Here’s how you should store your classic car in the winter
If you have a classic car, you most likely store it in the garage during the cold Chicago winter. Since having vehicles sit for months can cause issues, it’s worth taking a few simple steps to help keep your car in top shape and ready to run in the spring.
Winterize Your Vehicle
This includes changing the oil and filter and running the engine for a few minutes to circulate the clean oil, which provides corrosion protection for winter storage.
Next, inject fresh grease into all grease fittings, and spray the hood latch and door hinges with white lithium grease to prevent corrosion. Finally, open the windows, doors, and trunk. To keep the weatherstripping from bonding to the doors, spray them with dry Teflon lube or silicone spray.
Fill the Car With Gas
To prevent gum and varnish buildup, it’s ideal to drain all the fuel from your car. However, this can be difficult to do, and ruining a good fuel pump can be an expensive mistake. An alternative is to buy a bottle of fuel stabilizer and pour in the recommended amount of fuel stabilizer into the tank. To get the stabilizer mixed into the gas and spread throughout the fuel system, drive the car around for about 15 minutes.
Raise the Car and Lower the Air Pressure
It’s normal for tires to “flat-spot” during storage, meaning they flatten, so jack up your vehicle and set it on jack stands. Then lower the tire pressure to around 25 psi for the winter. After short-term storage (about three months), the flat spot usually goes away with a few miles of driving — but that’s not always the case — so it’s best to raise up the car.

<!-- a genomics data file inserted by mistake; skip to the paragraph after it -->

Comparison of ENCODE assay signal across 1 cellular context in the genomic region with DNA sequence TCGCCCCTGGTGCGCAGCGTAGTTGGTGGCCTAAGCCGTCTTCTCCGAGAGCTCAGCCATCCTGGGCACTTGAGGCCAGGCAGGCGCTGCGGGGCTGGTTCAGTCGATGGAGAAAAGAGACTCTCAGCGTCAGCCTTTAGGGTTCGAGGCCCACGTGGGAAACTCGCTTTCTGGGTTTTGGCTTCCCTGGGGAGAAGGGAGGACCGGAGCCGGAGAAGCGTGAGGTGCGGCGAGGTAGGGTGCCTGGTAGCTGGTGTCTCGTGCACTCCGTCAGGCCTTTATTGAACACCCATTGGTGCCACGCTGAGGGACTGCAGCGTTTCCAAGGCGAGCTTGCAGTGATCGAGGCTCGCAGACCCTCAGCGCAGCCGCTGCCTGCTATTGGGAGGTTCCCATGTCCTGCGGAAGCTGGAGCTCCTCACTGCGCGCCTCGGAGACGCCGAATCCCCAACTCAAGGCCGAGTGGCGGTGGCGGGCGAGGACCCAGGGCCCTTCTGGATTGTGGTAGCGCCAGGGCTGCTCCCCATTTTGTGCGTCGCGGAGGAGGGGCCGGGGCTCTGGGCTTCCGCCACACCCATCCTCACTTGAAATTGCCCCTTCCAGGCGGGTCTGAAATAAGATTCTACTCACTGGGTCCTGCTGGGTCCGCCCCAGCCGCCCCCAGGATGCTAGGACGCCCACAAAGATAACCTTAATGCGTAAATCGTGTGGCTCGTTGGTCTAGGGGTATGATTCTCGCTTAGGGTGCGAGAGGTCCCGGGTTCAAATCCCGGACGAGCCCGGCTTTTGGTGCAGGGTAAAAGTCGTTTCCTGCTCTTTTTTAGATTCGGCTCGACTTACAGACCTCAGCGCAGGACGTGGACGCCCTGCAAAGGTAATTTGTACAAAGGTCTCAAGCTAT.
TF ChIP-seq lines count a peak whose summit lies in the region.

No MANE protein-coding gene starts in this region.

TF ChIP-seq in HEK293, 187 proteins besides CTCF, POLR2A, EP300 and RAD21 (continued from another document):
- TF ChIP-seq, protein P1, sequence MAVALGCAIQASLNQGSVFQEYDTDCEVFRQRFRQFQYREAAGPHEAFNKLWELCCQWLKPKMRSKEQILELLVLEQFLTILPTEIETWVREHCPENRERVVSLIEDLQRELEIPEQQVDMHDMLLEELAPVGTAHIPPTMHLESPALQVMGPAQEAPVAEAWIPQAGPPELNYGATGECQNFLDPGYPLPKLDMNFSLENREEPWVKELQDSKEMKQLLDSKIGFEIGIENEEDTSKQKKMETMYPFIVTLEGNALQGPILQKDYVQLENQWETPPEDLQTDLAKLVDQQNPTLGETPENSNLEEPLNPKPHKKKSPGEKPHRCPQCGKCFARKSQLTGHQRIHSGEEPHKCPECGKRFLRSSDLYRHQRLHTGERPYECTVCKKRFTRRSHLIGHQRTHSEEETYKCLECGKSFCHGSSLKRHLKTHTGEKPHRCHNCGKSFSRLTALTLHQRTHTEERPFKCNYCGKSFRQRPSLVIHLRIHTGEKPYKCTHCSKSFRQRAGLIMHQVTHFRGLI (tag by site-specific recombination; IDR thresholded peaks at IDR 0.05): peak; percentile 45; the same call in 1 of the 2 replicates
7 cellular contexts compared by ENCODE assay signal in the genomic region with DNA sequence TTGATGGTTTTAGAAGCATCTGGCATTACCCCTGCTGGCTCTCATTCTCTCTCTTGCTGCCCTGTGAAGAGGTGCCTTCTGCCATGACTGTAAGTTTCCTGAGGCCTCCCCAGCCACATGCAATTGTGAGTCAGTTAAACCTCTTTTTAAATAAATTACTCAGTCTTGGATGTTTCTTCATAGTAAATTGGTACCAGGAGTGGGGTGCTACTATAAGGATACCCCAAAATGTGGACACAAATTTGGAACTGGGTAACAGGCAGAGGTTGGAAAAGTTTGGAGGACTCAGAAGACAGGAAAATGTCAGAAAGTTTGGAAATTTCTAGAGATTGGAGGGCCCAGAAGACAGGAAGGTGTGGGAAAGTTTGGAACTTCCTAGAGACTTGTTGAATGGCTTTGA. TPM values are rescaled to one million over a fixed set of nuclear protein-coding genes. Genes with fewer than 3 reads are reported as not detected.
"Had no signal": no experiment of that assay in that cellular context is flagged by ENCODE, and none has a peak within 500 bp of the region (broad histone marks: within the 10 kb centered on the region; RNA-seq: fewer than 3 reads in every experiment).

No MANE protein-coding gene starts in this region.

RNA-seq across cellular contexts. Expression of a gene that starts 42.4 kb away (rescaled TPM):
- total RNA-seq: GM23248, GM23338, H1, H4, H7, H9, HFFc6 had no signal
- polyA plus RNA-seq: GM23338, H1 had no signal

Seal Any Openings
There’s nothing like the comfortable conditions inside your vehicle’s heater system, air filter box, and exhaust system for rodents. In other words, they want to curl up by the heater. To prevent this, close the fresh air inlet by starting the engine and switching the heater to the “recycle” position. Next shut off the engine, put steel wool and a bright reminder flag into the air filter box intake duct, and plug the exhaust system.
Protect the Car’s Battery
No matter what kind of battery you have, there’s no way it will stay charged over the winter. What’s worse is that once it loses its charge, it can freeze, and then it’s no longer usable. You have a couple of options. Either remove it and store it indoors, or hook it up to a battery maintainer and keep it at full charge.
The latter can be done by connecting the clamps to the vehicle battery (red to red, black to black). Next, plug in the battery maintainer, set the voltage and battery type, press start, and close the hood for the winter.
Cover the Car
Last but not least, it’s time to cover your classic car. If you’re storing your car indoors, using just a sheet will be fine. However, it it will be sitting outdoors, it’s worth investing in a breathable water-resistant custom-fitted cover. A waterproof tarp won’t work because it traps moisture, which creates an environment for rust. Finally, make sure you cover the tires to protect the rubber from damaging UV rays.
Benefits of Taking Your Classic Car To Milito’s Auto Repair
Our mechanics have undergone extensive training and have gained practical experience for years, which is now they gained their knowledge about the internal mechanics of classic cars. Their superior services and professionalism are unmatched, and will reassure you at every step of the repair and maintenance of your classic car.
Contact Milito’s Auto Repair about any issues you’re experiencing with your classic car, and bring your vehicle in to make sure it’s in the best possible shape before you hit the Chicago roads!